Obama's FunnyOrDie Sketch Proves There Are Other Ways to Push Ideas in Beyond Fear and Anger

Obama's FunnyOrDie Sketch Proves There Are Other Ways to Push Ideas in Beyond Fear and Anger

If you haven't seen President Obama's appearance on "Between Two Ferns with Zach Galifianakis," stop everything you're doing and watch it now.


There is a lesson to be learned from this video: Fear and anger aren't the only effective methods for spreading a political message.

Obama's right-wing opponents have spent the bulk of his presidency trying to destroy him with shrill accusations, inflammatory rhetoric and hyperbolic distortions of his agenda. The fact that these critics are so often wrong is less important here than the simple reality that they are so overwhelmingly, hysterically vitriolic. But this time, Obama responded with laughter.

The backlash: As is the case with any group that has grown accustomed to vexation, this comedy is not sitting well with right-wingers. On this morning's edition of Fox & Friends, this exchanged played out:

KILMEADE: "It is so inappropriate ... for the president of the United States to be sitting down for an interview that's a mock-up."

[...]

HASSELBECK: "Some would argue that it's inappropriate for the president of the United States to be advertising a law, an insurance plan."

[...]

KILMEADE: "I think it's pretty tragic. Whoever recommended that he do that show should be fired."


This was followed shortly after by some aggressive tweeting from Fox News host Martha MacCallum and Kilmeade.







Of course conservative pundit Laura Ingraham weighed in as well:



As did Fox contributor and Townhall editor Kate Pavlich:


The Washington Free Beacon, a conservative newspaper, also shared their two-cents, saying: "The Obama interview, however, was just dreadful. After a few semi-unbearable moments during which the president shows he doesn't at all understand the point of the show--the guest is not supposed to get in good zingers; he's supposed to be taken down a peg--there's an utterly unbearable moment during which he hawks the failed social experiment that is HealthCare.gov. It's just gross."

Since these conservatives are predictably determined to make this yet another low point for Obama, here's a simple explanation of why they're wrong.

There are two layers to the comedy in the six-and-a-half minute sketch. The first is consistent with the main joke of "Between Two Ferns" where Galifianakis displays open disdain and hostility toward his guests. As such, Galifianakis flaunted his lack of deference, from shushing Obama at the start of the interview to claiming that people let him win at basketball because he's president.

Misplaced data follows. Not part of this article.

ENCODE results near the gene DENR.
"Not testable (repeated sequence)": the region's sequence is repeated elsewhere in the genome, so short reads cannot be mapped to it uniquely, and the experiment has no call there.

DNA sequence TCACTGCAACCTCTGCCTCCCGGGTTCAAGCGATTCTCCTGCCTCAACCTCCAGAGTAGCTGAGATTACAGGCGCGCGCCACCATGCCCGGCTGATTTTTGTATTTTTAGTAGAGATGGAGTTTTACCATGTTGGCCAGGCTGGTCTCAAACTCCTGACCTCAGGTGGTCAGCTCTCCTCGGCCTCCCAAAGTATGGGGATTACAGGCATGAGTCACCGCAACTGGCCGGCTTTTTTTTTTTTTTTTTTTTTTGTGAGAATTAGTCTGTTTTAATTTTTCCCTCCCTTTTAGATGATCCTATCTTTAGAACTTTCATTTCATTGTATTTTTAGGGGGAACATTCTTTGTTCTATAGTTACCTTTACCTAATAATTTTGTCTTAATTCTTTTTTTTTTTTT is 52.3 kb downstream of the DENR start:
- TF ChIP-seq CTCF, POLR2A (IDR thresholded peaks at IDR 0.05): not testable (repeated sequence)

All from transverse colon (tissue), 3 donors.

The political benefits to Obama were obvious: By allowing Galifianakis to poke fun at him, Obama displayed the self-confidence of someone comfortable being ribbed, and by giving as good as he got (which, contrary to the Washington Free Beacon's complaint, is part of the format, as comedians Tina Fey and Steve Carell demonstrated in their appearances), he made it clear that he had a sense of humor.

Along with the usual "Funny or Die" shtick, however, Obama and Galifianakis also poked fun at some of today's more absurd right-wing criticism. This started with Galifianakis assuming the clueless Obama-hating jerk persona, taking shots at birtherism and the "Obama is un-American" crowd. But as the interview progressed, instead of simply lampooning the right-wing, Galifianakis's jokes — in particular about the glitchy Affordable Care Act website — became more biting with some legitimacy behind them. Obama, in turn, calmly acknowledged the health care website's past flaws before describing how, hiccups notwithstanding, the Affordable Care Act has and will continue to help million of American as they continue to enroll. In so doing, the president not only presented a brilliantly straightforward defense of his health care bill, but used his cool-headed response to Galifianakis's jabs to demonstrate that even when a criticism is valid, it doesn't have to be approached with histrionics.

It isn't surprising that most conservatives aren't picking up on any of this. While this could be dismissed as simply one more occasion of stubborn partisanship causing a political group to "not get" a joke, it speaks to something far more tragic. If the mantra of Republicans like Abraham Lincoln was that "I laugh because I must not cry," the attitude of the GOP today is that they've forgotten how to laugh ... and crying is all they have left.

If you have yet to do so, make sure to enroll for health insurance at healthcare.gov or by calling 1-800-318-2596.